Rising punitive damages and need for reform the subject of panel discussion at Vanderbilt Law SchoolOct. 31, 2002, 9:01 AM
October 31, 2002
NASHVILLE, Tenn.The $28 billion in punitive damages awarded to a smoker by a California jury earlier this month will be among the controversial and escalating awards addressed in a panel discussion on Punitive Damages: Present and Future at the Vanderbilt University Law School on Nov. 6.
The punitive damages in that case shattered all records and were 33,000 times greater than the jurys compensatory damage award, raising awareness among the public of what many consider to be excessive jury awards to plaintiffs and the need for closer examination of the nations punitive damages laws.
The panel discussion will be from 3 to 5 p.m. in the Renaissance Room at the Law School at 131 21st Ave. S. It is free and open to the public.
The political and legal controversies over the award of punitive damages in civil litigation have only continued to escalate, said John C.P. Goldberg, Vanderbilt University Law School professor and moderator for the event. In addition to the recent finding in California against Philip Morris, a federal district court judge in New York certified a class action for purposes of determining the amount of punitive damages owed by tobacco companies to former smokers nationwide. And in December, the U.S. Supreme Court will hear arguments in a case in which a jury imposed $145 million in punitive damages against an insurance company that acted in ‘bad faith’ by not settling a tort suit brought against the policy holder, he said.
At this important moment in the history of tort law, the panel on punitive damages brings to Vanderbilt University Law School leading national authorities to discuss the current state of punitive damages law and the prospects for future development and reform.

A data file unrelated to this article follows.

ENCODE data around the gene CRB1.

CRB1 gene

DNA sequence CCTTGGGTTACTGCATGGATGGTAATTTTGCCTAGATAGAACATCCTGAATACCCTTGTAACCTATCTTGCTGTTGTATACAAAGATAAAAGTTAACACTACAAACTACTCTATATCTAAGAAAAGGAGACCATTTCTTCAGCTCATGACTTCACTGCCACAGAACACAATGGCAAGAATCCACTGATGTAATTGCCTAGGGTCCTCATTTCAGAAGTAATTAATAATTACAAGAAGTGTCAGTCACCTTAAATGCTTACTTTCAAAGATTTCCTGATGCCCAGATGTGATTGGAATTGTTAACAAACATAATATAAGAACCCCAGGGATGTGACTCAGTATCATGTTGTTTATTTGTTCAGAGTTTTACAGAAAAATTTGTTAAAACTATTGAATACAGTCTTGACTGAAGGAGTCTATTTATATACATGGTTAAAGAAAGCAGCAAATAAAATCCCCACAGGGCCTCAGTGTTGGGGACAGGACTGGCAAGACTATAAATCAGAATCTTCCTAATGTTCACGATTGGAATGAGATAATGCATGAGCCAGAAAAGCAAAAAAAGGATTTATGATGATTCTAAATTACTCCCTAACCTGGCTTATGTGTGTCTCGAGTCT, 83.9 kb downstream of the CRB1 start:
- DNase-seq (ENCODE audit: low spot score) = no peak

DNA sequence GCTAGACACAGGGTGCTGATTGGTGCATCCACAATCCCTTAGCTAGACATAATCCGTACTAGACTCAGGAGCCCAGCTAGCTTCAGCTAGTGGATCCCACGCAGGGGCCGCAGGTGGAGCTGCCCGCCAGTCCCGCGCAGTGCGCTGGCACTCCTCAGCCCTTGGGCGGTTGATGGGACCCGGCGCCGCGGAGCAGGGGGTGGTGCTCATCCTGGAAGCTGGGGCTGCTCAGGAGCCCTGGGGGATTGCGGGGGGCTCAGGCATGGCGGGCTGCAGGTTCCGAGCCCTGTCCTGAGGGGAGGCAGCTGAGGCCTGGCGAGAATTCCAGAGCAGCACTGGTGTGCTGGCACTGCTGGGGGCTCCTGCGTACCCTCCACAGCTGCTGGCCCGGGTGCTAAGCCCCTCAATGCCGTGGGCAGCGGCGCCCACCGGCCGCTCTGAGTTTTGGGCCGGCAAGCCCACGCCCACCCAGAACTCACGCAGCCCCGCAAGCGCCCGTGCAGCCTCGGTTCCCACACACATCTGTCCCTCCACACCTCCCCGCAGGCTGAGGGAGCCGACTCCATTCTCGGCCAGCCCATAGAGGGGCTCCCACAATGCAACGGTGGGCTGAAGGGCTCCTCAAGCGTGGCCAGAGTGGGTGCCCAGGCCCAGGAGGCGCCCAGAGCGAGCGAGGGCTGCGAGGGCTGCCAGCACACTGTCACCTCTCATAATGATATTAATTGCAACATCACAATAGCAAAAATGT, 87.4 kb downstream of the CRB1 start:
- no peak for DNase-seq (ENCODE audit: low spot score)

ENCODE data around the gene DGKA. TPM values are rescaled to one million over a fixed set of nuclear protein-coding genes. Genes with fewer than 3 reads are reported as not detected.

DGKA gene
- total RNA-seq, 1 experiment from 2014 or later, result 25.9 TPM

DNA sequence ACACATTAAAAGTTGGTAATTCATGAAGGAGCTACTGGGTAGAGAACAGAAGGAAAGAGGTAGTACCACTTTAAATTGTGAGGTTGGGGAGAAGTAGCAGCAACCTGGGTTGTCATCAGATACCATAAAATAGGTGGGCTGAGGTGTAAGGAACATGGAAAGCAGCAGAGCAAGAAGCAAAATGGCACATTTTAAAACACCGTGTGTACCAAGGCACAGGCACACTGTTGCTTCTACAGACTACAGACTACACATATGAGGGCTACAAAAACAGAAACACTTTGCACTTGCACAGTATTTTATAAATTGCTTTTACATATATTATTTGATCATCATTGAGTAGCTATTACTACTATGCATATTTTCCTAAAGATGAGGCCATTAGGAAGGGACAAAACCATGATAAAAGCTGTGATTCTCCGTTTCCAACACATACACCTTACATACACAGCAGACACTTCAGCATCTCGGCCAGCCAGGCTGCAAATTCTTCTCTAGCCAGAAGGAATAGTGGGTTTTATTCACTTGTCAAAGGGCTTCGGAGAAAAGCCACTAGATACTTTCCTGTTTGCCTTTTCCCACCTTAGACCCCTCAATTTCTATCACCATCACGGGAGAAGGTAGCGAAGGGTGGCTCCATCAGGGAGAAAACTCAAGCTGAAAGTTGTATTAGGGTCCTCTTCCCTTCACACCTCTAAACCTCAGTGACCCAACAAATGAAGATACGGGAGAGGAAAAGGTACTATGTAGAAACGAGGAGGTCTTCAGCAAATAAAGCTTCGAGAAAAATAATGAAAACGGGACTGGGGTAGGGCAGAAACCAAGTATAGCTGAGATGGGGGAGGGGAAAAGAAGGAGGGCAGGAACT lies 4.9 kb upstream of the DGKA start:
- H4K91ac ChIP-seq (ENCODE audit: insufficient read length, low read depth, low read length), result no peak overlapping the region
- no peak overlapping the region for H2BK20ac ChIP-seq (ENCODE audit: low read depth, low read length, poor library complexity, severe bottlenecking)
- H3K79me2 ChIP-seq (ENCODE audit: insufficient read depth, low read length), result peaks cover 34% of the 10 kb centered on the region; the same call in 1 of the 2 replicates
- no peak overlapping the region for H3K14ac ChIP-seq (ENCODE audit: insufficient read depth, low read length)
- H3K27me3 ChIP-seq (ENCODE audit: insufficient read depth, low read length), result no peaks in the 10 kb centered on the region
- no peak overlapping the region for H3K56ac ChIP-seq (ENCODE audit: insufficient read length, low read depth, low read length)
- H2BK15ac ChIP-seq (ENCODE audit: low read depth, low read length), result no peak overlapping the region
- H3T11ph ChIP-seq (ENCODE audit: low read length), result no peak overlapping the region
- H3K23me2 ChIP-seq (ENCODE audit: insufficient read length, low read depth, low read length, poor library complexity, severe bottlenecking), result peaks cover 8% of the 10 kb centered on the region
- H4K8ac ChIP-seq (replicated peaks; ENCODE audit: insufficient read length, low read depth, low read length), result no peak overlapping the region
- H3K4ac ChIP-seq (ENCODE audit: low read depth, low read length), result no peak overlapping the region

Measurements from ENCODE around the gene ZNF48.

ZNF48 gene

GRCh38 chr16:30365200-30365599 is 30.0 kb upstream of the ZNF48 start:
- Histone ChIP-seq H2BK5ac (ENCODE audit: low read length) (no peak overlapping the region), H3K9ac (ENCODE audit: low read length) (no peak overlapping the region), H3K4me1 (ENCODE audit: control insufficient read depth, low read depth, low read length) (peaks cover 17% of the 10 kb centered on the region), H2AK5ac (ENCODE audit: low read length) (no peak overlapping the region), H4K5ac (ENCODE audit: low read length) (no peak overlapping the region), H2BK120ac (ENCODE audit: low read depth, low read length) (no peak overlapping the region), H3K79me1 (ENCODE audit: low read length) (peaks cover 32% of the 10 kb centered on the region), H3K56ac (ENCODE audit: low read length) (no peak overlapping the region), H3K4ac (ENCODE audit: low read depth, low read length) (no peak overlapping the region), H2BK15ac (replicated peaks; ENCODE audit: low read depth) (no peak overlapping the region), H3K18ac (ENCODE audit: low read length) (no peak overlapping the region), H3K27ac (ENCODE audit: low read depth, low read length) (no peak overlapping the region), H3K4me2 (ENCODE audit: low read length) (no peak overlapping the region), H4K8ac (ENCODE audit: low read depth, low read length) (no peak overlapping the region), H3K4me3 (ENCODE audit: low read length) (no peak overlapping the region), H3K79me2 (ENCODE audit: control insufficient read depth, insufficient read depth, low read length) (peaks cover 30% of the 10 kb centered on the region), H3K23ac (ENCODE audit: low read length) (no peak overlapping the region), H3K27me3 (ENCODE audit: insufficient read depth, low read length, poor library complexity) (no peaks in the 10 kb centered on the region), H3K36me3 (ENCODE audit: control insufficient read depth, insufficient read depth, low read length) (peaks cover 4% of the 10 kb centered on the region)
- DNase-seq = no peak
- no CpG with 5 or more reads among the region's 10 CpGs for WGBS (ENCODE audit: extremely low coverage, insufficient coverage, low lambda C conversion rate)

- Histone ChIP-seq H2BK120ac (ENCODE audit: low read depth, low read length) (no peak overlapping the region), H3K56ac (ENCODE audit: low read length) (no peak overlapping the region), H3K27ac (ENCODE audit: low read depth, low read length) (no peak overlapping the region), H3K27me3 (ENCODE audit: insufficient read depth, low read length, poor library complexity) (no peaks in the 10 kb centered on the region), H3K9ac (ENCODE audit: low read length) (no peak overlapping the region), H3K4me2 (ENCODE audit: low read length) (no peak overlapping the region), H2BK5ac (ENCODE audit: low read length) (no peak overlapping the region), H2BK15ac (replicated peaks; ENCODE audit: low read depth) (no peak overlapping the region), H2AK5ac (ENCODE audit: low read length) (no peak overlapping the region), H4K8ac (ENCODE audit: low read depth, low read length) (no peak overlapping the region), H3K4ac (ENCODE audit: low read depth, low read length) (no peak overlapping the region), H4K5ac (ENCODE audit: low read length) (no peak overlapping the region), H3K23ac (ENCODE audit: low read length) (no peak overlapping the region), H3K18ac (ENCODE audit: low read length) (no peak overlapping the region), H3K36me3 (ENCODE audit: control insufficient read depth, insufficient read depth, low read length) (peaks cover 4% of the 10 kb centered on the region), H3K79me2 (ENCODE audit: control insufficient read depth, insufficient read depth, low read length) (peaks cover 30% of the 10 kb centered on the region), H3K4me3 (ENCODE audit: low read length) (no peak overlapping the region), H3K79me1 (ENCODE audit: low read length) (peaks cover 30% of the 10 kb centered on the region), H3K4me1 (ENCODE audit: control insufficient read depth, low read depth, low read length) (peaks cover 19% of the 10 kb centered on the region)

Participating on the panel are
· Andrew Frey, a partner at the law firm of Mayer, Brown, Rowe and Maw in Chicago. Frey is a nationally recognized expert on punitive damages defense and co-author of the chapter on punitive damages in Business and Commercial Litigation in the Federal Courts.
· Goldberg, widely recognized as one of the leading tort theorists of his generation. Challenging conventional realist and economic accounts of tort law, Goldberg puts forth a theory of tort as civil recourse, one that takes the concepts of tort doctrine more seriously than realist and economic accounts, yet remains flexible and pragmatic in interpreting and applying these concepts.
· Richard A. Nagareda, professor of law at Vanderbilt. Nagaredas recent scholarship explores the impact of class action lawsuits on the pursuit of legal rights. He teaches courses on evidence, complex litigation and mass torts.
· Anthony J. Sebok, professor of law at Brooklyn Law School. Seboks research concerns the way in which tort law is used to resolve and remedy social problems. His expertise has been much in demand since the 9/11 disaster, and his articles on post-9/11 federal tort legislation and the September 11th Victims Compensation Fund have appeared in the National Law Journal, Newsday and the Legal Times.
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Contact: Susanne Loftis, 615-322-NEWS, firstname.lastname@example.org